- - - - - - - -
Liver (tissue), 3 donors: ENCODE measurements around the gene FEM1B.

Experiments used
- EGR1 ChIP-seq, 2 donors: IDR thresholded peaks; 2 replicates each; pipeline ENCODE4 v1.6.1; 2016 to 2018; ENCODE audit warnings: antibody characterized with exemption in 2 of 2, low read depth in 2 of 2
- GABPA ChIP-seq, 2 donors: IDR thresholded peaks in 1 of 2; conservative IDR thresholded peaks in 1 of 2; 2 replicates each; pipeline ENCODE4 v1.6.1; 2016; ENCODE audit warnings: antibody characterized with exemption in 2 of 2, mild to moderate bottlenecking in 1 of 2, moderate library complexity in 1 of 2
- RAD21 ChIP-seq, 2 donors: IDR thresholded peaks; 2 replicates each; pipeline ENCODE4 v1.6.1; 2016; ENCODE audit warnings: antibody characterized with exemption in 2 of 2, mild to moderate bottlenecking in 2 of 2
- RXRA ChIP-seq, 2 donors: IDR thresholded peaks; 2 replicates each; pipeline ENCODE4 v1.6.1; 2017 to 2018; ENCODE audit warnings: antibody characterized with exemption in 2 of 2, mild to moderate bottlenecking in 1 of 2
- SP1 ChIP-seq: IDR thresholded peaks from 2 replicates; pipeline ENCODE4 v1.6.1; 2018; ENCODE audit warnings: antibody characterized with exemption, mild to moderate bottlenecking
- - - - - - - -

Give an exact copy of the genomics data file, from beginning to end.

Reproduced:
Liver (tissue), 3 donors: ENCODE measurements around the gene FEM1B.

Experiments used
- EGR1 ChIP-seq, 2 donors: IDR thresholded peaks; 2 replicates each; pipeline ENCODE4 v1.6.1; 2016 to 2018; ENCODE audit warnings: antibody characterized with exemption in 2 of 2, low read depth in 2 of 2
- GABPA ChIP-seq, 2 donors: IDR thresholded peaks in 1 of 2; conservative IDR thresholded peaks in 1 of 2; 2 replicates each; pipeline ENCODE4 v1.6.1; 2016; ENCODE audit warnings: antibody characterized with exemption in 2 of 2, mild to moderate bottlenecking in 1 of 2, moderate library complexity in 1 of 2
- RAD21 ChIP-seq, 2 donors: IDR thresholded peaks; 2 replicates each; pipeline ENCODE4 v1.6.1; 2016; ENCODE audit warnings: antibody characterized with exemption in 2 of 2, mild to moderate bottlenecking in 2 of 2
- RXRA ChIP-seq, 2 donors: IDR thresholded peaks; 2 replicates each; pipeline ENCODE4 v1.6.1; 2017 to 2018; ENCODE audit warnings: antibody characterized with exemption in 2 of 2, mild to moderate bottlenecking in 1 of 2
- SP1 ChIP-seq: IDR thresholded peaks from 2 replicates; pipeline ENCODE4 v1.6.1; 2018; ENCODE audit warnings: antibody characterized with exemption, mild to moderate bottlenecking